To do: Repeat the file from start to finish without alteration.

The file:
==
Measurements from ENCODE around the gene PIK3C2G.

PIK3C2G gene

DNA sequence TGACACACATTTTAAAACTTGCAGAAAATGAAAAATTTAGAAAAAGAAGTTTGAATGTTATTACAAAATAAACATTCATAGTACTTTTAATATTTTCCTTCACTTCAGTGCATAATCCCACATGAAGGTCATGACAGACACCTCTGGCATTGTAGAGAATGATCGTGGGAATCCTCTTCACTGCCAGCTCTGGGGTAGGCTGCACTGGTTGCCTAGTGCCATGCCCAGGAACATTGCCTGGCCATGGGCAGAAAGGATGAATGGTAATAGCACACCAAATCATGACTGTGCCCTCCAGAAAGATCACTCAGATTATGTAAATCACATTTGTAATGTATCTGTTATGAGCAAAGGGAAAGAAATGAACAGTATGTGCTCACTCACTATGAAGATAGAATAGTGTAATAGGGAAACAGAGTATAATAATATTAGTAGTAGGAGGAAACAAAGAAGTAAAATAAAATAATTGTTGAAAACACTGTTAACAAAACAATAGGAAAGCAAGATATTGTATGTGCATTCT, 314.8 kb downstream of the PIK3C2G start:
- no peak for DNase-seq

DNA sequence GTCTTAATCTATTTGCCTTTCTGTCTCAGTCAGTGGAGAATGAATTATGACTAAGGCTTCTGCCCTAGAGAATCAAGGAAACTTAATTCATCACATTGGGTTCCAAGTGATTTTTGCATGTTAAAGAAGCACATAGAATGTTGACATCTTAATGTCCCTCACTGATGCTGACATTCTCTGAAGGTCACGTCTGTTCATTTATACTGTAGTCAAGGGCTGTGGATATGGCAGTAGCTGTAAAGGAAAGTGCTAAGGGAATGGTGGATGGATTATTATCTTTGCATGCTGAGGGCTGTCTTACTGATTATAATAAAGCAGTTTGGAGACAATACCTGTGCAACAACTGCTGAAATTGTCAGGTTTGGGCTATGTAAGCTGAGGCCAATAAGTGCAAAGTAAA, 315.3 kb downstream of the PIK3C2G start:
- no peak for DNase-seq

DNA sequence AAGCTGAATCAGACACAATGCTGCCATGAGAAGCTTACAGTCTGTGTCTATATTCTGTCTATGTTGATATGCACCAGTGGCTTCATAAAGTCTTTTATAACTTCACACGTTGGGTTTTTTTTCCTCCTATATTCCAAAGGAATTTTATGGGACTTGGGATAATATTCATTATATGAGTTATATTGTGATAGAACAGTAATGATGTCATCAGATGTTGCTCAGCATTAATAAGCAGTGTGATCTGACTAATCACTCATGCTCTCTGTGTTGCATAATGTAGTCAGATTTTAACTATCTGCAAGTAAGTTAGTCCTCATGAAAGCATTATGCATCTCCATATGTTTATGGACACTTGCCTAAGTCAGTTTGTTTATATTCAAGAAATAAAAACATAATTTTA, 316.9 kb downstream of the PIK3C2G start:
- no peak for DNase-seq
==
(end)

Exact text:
Measurements from ENCODE around the gene PIK3C2G.

PIK3C2G gene

DNA sequence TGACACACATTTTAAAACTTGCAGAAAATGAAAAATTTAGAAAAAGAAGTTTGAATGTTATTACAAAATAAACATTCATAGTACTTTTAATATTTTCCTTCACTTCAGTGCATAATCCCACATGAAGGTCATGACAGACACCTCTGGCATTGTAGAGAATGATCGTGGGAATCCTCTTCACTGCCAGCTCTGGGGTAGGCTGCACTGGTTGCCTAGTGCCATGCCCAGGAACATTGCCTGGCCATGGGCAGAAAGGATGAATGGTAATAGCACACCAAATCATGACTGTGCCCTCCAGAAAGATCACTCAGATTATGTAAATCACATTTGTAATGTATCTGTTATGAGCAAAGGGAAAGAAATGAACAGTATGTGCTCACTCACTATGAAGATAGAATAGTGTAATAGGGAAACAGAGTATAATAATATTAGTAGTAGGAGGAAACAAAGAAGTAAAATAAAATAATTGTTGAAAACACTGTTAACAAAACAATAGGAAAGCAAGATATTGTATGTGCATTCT, 314.8 kb downstream of the PIK3C2G start:
- no peak for DNase-seq

DNA sequence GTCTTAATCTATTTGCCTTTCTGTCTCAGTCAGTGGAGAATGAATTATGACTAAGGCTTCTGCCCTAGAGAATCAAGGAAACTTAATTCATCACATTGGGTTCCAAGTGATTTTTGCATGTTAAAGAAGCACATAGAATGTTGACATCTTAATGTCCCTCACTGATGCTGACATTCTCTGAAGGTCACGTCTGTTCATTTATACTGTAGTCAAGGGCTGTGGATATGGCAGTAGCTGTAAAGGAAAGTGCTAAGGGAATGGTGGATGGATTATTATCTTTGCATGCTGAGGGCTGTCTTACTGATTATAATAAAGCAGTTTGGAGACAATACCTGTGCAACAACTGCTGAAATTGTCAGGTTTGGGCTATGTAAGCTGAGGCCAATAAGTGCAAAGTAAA, 315.3 kb downstream of the PIK3C2G start:
- no peak for DNase-seq

DNA sequence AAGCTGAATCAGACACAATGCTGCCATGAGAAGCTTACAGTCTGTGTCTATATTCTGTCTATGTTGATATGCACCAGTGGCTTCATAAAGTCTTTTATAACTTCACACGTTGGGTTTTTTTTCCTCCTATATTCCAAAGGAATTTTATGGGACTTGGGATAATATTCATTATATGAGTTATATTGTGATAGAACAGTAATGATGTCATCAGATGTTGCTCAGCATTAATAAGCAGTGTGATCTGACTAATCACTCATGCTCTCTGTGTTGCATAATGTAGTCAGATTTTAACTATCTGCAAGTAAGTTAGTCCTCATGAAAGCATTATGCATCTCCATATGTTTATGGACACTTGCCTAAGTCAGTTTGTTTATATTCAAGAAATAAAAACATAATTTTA, 316.9 kb downstream of the PIK3C2G start:
- no peak for DNase-seq